The hotel was not only comfortable and colorful, but the staff was delightful! On Halloween night, feeling lonely and restless, I went to the hotel manager to ask if he had any recommendations on where I could go to be around people. I ended up on the back of his brother's motorbike heading up into the fort to the family's home. I spent the evening as part of the family. Playing with kids. Drinking chai. Talking. Petting the family cow (who knew that cows enjoyed having the backs of their ears scratched?). And when I mentioned wishing I could try on a sari, Ajay and his wife took me upstairs to their bedroom and his wife dressed me up in one of her sarees! I was so delighted, and couldn't stop smiling and laughing. And I was full of such pure joy that Ajay's wife and mother went out and bought me a sari of my own as a gift to remember them by. *smiles* I was struck truly speechless by this generosity. And couldn't help but hug Ajay's mother. I now have a blouse and petticoat to wear with the sari, so I will be wearing it proper for the first time on Diwali. I figure that'll be a good opportunity to dress up!

Another highlight of Jaisalmer were hanging out at the textiles shop I ended up at after meeting a guide up in the fort. I purchased a custom made jacket from there, and also got the blouse and petticoat made. But mostly I spent time just sitting inside, drinking chai and talking to the men who worked there as well as the many locals who would drop in. On my last day I pulled out my sketchbook and drew the inner wall (complete with tapestries and a poster of Ganesh over the front door). My guide took me on his bike all over the city. We dropped into a silversmith's shop, where I ordered a custom silver pendant made. I now have the compass rose I have been wanting. And we went to several shops and I drank more chai than I have ever had in my life, and looked at crafts that I wished I could buy. Perhaps when I have an apartment of my own again (and money to shop with!) I will come back to Jaisalmer and buy all those things I just dreamed of buying on this trip.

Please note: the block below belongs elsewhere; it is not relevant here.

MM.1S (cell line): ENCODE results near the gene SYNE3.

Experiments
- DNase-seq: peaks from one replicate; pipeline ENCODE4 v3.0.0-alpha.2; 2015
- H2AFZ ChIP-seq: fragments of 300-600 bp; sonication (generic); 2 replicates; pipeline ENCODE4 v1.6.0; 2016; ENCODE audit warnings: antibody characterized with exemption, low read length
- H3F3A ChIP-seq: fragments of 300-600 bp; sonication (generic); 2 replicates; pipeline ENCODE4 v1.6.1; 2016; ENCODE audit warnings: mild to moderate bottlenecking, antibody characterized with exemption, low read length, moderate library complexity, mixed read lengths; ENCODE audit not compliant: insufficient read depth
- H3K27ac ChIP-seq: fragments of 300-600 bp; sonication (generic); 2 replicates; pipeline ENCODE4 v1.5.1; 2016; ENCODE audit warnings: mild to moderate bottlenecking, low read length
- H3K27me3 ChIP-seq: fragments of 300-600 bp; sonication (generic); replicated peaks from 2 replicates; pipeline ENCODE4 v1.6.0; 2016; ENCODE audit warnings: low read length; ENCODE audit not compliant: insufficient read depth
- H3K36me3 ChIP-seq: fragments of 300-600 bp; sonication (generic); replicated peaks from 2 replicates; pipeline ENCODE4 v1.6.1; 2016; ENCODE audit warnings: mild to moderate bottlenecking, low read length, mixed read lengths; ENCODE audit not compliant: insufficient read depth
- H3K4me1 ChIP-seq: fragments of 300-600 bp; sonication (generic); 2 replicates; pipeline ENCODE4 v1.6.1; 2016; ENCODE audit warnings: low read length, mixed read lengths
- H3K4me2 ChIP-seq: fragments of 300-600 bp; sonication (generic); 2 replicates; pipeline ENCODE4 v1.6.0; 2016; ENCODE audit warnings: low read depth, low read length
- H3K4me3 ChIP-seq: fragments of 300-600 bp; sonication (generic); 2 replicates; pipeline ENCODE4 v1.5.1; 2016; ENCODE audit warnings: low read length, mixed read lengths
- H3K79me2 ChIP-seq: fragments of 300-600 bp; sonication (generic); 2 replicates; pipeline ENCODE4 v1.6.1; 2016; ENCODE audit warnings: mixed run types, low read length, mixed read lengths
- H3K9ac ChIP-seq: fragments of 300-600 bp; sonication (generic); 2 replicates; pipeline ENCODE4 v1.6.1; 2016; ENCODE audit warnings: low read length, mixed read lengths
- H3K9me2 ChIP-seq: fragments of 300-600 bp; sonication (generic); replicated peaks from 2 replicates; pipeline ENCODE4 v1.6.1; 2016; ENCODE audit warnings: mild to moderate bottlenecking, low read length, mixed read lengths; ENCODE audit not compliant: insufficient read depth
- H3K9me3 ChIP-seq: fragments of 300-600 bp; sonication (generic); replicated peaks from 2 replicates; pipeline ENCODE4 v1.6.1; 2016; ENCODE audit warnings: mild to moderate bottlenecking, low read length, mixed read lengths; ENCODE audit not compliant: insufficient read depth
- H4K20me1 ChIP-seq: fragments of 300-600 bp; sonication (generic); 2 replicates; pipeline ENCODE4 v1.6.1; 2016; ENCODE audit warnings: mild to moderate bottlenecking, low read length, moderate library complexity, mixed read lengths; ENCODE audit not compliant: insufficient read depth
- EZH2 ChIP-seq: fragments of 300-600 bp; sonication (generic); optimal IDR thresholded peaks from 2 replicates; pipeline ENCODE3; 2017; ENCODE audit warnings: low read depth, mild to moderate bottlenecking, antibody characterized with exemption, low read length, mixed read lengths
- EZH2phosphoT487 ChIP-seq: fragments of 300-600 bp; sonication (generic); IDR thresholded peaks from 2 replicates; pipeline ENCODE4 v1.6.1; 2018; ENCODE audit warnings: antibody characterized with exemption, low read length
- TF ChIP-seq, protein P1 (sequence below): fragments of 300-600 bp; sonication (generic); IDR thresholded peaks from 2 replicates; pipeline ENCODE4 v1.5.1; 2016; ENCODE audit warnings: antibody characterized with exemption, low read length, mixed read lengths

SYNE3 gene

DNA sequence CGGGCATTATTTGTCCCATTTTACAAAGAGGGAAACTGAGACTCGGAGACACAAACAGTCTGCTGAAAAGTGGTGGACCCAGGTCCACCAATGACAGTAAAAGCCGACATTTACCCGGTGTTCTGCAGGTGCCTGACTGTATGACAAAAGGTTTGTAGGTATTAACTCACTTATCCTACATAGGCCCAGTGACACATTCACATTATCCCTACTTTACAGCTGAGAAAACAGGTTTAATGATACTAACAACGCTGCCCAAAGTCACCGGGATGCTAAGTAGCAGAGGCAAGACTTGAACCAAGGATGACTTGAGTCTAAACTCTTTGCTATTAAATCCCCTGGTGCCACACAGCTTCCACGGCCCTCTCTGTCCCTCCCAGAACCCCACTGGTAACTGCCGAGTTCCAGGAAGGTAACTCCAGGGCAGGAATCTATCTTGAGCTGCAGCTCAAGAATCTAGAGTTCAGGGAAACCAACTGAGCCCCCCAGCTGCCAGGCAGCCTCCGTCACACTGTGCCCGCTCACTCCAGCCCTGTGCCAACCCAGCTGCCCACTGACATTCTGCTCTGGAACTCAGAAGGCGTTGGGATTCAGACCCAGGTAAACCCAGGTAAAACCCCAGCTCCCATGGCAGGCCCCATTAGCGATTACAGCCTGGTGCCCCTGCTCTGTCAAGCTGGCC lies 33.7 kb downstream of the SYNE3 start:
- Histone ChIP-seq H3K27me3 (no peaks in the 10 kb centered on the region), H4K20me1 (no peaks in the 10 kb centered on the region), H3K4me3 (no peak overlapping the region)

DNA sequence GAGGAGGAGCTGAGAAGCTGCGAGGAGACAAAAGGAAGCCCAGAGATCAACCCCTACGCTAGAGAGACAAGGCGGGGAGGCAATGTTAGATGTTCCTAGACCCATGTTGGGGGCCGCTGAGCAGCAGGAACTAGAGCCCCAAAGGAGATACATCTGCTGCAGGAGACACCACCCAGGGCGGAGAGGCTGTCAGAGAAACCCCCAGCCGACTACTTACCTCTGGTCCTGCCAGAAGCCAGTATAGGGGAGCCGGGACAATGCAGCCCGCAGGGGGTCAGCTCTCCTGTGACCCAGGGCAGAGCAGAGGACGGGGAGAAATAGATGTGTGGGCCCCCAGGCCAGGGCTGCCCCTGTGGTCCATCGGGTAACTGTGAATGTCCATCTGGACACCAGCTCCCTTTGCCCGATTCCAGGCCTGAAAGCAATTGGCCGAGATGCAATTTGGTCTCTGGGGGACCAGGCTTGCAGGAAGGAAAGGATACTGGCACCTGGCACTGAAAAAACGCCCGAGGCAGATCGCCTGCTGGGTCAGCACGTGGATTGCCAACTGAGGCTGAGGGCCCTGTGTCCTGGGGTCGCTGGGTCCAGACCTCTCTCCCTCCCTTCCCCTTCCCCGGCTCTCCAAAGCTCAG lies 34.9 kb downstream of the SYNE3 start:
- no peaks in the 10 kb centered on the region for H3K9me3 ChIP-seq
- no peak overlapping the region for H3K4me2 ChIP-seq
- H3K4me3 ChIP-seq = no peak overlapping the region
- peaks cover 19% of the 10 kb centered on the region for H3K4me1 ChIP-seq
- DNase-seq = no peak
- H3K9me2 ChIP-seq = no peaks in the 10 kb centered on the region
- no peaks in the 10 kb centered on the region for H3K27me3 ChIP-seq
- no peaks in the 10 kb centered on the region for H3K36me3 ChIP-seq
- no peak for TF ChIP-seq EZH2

One thing that I enjoyed (though it wasn't as much fun as I had expected it to be) was the camel safari I went on. For one thing, I guess I am more afraid of heights than I tend to think I am. Camels are WAY taller once you're on top of them than they appear when you're safely standing on the ground. And the way they walk is so odd that I was afraid I would fall off! It took until the next day for my hands to stop shaking, and my anxiety was so high that I couldn't bear going out again after dinner that night and surrounding myself in darkness. So I missed sleeping out under the stars. But oh my god the desert during daytime was beautiful! I can't listen to anybody who says the desert is a dead, colorless place. Because when I looked around all I saw was beauty. The light playing on the sand. The desert plants with roots so deep they remained green even after a lackluster monsoon season. Birds and insects and animals everywhere I looked (I saw two antelope, but they were too fast for me to catch with my camera). And sunset from the dunes was magical.

My guide was a delightful man. 40 years old, who had never been anywhere but this desert. No education to speak of, just 25 years of experience as a guide. His dream is to save enough money so he can buy some land of his own and have his own well and be able to send his own four children to school so they will grow up able to read and write. So simple! I would love to spend more time with this man, and wish I could have met his family. I would love to bring paper and books and teach them all to read and write. That would be something to remember forever.